Forest Investment Account (FIA) - Land Base Investment Program
FIA Project 4350002

    Skull Special Resource Management Zone Monitoring Program: Mule Deer Winter Range and Vegetation 2004-05 Summary Report
 
Project lead: Tolko Industries Ltd.
Author: Cascadia Natural Resource Consultants Inc.
Imprint: Kamloops, B.C.: Cascadia Natural Resource Consultants Inc., 2005
Subject: Forest Investment Account (FIA), British Columbia
Series: Forest Investment Account (FIA) - Land Base Investment Program
Description:
An alternative harvesting prescription designed to create winter forage for Mule Deer (Odocoileus hemionus) and restore indigenous wildlife and vegetation communities was first applied to the Skull Special Resource Management Zone (Skull SRMZ) in 1998. A long-term monitoring program established at the same time has been examining the impacts of the harvest treatments on the winter habitat of mule deer. During the summer of 2003, wildfire dramatically changed the landscape of the Skull SRMZ. The McLure fire affected most of the study area. During the fall season immediately following the wildfire, surveys were conducted to determine the broad fire intensity at each established sample site. Since then, surveys of mule deer in the area over the following two winters, 2003-04 and 2004-05, have provided insight into the deer habitat use immediately following this catastrophic disturbance. The transects represented a broad spectrum of post-fire habitats including sites with differing fire severities, existing harvested cutblocks, and sites that were harvested for burn salvage in 2004. The winter of 2004-05 was atypical in that record low temperatures and snow fall occurred during the early winter sampling period in early January, followed immediately by a reverse trend of record high temperatures that melted most of the snow pack on Skull Mt. As a result, snow depths precluded detection of any browse evidence during the early winter sample period and the lack of snow throughout February precluded a late winter sample altogether. However, Mule Deer sign, including fresh (=24hours) tracks and beds, were recorded in the most open stands available. A compilation of vegetation sampling (plots and transects) was also completed in the summer of 2004 to collect post-burn baseline information. As well, a small sub- study of the effects of seeding on Skull Mountain was completed using plots and line intercepts along 4 permanently established transects in control (unseeded) and seeded sites. Although post-treatment effects are not yet evident, the baseline information has been collected for future comparative analyses.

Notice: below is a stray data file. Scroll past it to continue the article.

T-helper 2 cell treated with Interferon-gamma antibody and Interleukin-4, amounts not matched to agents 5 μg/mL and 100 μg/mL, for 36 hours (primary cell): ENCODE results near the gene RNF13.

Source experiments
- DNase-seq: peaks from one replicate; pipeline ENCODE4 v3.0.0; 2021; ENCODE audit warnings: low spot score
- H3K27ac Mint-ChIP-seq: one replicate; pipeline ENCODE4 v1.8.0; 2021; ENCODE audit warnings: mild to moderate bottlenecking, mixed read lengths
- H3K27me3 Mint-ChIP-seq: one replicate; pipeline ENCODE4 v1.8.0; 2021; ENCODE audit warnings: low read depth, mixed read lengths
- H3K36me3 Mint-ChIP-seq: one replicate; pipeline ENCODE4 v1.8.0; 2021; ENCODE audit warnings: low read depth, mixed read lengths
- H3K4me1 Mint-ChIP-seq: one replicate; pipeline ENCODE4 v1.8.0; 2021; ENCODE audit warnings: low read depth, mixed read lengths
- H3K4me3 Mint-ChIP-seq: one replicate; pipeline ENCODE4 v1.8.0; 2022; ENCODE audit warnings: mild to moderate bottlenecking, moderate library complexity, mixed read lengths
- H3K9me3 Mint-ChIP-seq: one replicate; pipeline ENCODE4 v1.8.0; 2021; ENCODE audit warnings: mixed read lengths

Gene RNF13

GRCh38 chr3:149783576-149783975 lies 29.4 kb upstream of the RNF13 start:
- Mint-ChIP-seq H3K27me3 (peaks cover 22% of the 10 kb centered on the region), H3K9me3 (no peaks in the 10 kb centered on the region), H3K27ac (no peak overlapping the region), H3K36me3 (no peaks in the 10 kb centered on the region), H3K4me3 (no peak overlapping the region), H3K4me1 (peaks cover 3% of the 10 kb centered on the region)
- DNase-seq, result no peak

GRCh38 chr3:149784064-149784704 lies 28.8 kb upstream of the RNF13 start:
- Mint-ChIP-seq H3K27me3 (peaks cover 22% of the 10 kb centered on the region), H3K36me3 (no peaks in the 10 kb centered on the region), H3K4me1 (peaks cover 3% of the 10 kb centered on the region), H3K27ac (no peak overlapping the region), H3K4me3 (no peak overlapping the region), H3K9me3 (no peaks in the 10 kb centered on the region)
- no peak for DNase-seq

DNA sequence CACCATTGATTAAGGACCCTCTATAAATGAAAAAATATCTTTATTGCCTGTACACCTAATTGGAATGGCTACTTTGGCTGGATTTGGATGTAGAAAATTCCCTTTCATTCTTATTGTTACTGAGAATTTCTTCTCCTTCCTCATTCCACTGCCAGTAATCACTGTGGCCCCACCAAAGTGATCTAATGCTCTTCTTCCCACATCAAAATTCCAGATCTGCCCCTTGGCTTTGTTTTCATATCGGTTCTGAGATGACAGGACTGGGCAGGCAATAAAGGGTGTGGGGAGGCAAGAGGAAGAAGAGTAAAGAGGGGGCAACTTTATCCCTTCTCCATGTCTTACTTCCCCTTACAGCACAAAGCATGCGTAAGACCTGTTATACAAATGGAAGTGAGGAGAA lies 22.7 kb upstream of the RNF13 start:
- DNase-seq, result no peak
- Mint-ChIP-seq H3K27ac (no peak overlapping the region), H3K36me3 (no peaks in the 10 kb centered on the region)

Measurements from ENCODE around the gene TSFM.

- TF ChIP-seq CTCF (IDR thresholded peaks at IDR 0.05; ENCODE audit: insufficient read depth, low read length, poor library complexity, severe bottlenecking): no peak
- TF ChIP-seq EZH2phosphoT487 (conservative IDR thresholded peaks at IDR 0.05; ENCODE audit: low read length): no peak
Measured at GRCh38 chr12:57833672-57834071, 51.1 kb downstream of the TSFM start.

Deliverables:

Final Report (0.3Mb)

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Updated August 16, 2010 

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